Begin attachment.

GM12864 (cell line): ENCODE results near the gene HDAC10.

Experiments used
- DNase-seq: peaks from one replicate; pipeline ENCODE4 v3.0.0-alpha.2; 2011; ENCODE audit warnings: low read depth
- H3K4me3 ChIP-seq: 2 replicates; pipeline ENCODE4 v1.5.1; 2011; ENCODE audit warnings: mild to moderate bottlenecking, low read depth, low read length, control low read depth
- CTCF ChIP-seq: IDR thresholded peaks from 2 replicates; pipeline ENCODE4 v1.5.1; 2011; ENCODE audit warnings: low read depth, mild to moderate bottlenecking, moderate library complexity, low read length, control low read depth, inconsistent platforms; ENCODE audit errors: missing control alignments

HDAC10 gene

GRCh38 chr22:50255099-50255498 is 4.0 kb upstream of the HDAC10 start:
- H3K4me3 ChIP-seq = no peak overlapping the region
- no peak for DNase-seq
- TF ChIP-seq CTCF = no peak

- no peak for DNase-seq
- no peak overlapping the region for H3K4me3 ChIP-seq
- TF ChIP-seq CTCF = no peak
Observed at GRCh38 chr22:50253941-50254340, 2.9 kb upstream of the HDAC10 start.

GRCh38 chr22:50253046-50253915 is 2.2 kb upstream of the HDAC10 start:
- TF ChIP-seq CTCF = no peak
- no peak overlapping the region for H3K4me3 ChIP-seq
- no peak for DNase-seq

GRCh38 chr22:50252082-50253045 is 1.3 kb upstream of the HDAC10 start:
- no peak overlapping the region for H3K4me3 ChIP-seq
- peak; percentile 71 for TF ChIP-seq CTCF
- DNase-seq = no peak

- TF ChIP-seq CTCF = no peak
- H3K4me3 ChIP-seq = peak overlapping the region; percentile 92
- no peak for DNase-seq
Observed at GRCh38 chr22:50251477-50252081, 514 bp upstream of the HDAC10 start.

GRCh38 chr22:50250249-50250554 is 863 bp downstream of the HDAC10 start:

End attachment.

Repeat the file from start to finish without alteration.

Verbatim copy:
GM12864 (cell line): ENCODE results near the gene HDAC10.

Experiments used
- DNase-seq: peaks from one replicate; pipeline ENCODE4 v3.0.0-alpha.2; 2011; ENCODE audit warnings: low read depth
- H3K4me3 ChIP-seq: 2 replicates; pipeline ENCODE4 v1.5.1; 2011; ENCODE audit warnings: mild to moderate bottlenecking, low read depth, low read length, control low read depth
- CTCF ChIP-seq: IDR thresholded peaks from 2 replicates; pipeline ENCODE4 v1.5.1; 2011; ENCODE audit warnings: low read depth, mild to moderate bottlenecking, moderate library complexity, low read length, control low read depth, inconsistent platforms; ENCODE audit errors: missing control alignments

HDAC10 gene

GRCh38 chr22:50255099-50255498 is 4.0 kb upstream of the HDAC10 start:
- H3K4me3 ChIP-seq = no peak overlapping the region
- no peak for DNase-seq
- TF ChIP-seq CTCF = no peak

- no peak for DNase-seq
- no peak overlapping the region for H3K4me3 ChIP-seq
- TF ChIP-seq CTCF = no peak
Observed at GRCh38 chr22:50253941-50254340, 2.9 kb upstream of the HDAC10 start.

GRCh38 chr22:50253046-50253915 is 2.2 kb upstream of the HDAC10 start:
- TF ChIP-seq CTCF = no peak
- no peak overlapping the region for H3K4me3 ChIP-seq
- no peak for DNase-seq

GRCh38 chr22:50252082-50253045 is 1.3 kb upstream of the HDAC10 start:
- no peak overlapping the region for H3K4me3 ChIP-seq
- peak; percentile 71 for TF ChIP-seq CTCF
- DNase-seq = no peak

- TF ChIP-seq CTCF = no peak
- H3K4me3 ChIP-seq = peak overlapping the region; percentile 92
- no peak for DNase-seq
Observed at GRCh38 chr22:50251477-50252081, 514 bp upstream of the HDAC10 start.

GRCh38 chr22:50250249-50250554 is 863 bp downstream of the HDAC10 start: